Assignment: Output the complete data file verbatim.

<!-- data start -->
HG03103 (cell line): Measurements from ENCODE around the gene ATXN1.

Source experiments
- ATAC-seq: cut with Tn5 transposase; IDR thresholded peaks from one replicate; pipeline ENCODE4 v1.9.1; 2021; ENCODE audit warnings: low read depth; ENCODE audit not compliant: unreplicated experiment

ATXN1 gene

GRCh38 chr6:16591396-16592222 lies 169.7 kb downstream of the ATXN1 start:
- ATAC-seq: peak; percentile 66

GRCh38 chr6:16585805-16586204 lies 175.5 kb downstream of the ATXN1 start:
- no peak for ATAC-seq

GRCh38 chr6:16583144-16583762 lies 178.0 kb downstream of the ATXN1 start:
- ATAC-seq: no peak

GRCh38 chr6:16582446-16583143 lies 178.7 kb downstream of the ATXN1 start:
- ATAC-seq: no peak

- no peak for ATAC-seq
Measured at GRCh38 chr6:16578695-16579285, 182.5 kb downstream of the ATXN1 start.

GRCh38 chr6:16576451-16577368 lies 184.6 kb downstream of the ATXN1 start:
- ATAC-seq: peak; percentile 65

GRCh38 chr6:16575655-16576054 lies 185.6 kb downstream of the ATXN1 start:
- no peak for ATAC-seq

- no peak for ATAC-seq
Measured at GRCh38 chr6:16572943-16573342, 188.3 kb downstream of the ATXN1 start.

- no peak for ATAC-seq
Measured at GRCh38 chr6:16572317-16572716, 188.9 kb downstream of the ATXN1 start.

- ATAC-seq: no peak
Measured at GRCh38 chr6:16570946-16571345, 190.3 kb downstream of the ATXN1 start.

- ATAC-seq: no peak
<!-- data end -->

HG03103 (cell line): Measurements from ENCODE around the gene ATXN1.

Source experiments
- ATAC-seq: cut with Tn5 transposase; IDR thresholded peaks from one replicate; pipeline ENCODE4 v1.9.1; 2021; ENCODE audit warnings: low read depth; ENCODE audit not compliant: unreplicated experiment

ATXN1 gene

GRCh38 chr6:16591396-16592222 lies 169.7 kb downstream of the ATXN1 start:
- ATAC-seq: peak; percentile 66

GRCh38 chr6:16585805-16586204 lies 175.5 kb downstream of the ATXN1 start:
- no peak for ATAC-seq

GRCh38 chr6:16583144-16583762 lies 178.0 kb downstream of the ATXN1 start:
- ATAC-seq: no peak

GRCh38 chr6:16582446-16583143 lies 178.7 kb downstream of the ATXN1 start:
- ATAC-seq: no peak

- no peak for ATAC-seq
Measured at GRCh38 chr6:16578695-16579285, 182.5 kb downstream of the ATXN1 start.

GRCh38 chr6:16576451-16577368 lies 184.6 kb downstream of the ATXN1 start:
- ATAC-seq: peak; percentile 65

GRCh38 chr6:16575655-16576054 lies 185.6 kb downstream of the ATXN1 start:
- no peak for ATAC-seq

- no peak for ATAC-seq
Measured at GRCh38 chr6:16572943-16573342, 188.3 kb downstream of the ATXN1 start.

- no peak for ATAC-seq
Measured at GRCh38 chr6:16572317-16572716, 188.9 kb downstream of the ATXN1 start.

- ATAC-seq: no peak
Measured at GRCh38 chr6:16570946-16571345, 190.3 kb downstream of the ATXN1 start.

- ATAC-seq: no peak